At the end of the presentation we disclosed who the children were and each team member told a brief story about their picture.  The presentation ended with all of us in the same place: a bunch of people (parents, grandparents, aunts and uncles) talking about – and connecting over – our kids.  (Note:  for reasons of privacy our handouts did not include the pictures.)

Presentations are about people communicating with people, not marketing departments communicating with procurement departments.  Try using pictures of ‘real’ people in your next presentation (with their permission of course). The advantage is that your audience will know that they are speaking with real human beings.

Joe P

RTBB

R.E.M. – Shiny happy people 1991

 

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When you’re hot you’re hot … when you’re not you’re not.

hot youre hotIn 1971 country western singer Jerry Reed had a hit called “When you’re hot you’re hot … when you’re not you’re not”. This is a concept that all presenters can relate to. Do you have a hot connection with the audience, or … not?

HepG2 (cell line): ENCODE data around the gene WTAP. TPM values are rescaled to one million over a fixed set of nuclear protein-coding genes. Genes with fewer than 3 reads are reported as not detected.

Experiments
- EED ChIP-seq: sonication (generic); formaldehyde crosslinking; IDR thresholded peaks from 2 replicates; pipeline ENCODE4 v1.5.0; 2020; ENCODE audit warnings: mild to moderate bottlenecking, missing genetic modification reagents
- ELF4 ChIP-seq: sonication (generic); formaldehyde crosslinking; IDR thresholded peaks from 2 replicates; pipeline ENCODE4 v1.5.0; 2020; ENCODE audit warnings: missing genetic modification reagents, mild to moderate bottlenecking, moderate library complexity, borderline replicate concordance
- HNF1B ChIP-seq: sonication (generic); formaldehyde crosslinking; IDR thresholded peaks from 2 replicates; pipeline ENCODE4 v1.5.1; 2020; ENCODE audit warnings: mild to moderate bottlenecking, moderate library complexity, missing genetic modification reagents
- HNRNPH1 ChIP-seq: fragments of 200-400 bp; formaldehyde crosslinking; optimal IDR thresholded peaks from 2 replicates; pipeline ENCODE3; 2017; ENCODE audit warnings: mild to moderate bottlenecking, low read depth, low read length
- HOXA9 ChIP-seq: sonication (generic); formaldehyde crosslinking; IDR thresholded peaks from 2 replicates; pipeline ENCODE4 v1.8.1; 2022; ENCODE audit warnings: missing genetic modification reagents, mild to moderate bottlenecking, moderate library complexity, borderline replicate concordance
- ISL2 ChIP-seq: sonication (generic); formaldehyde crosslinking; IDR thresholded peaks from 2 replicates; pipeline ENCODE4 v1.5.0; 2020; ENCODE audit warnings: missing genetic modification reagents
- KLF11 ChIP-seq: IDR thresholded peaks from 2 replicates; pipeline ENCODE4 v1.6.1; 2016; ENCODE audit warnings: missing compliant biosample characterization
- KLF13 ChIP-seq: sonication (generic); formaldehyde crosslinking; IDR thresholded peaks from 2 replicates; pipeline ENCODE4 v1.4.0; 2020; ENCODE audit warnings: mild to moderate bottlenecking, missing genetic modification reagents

Recently I was booked to do a sales presentation on a Monday, at 8:30 p.m. I knew it would be a long day for the audience members as most had been at work since 7:00 a.m. I also didn’t know them so there was no prior relationship to build on. With those two things in mind I felt I needed to design the presentation to be as entertaining as possible. I actually was not looking forward to presenting as I didn’t expect to be very effective. I was in for a pleasant surprise!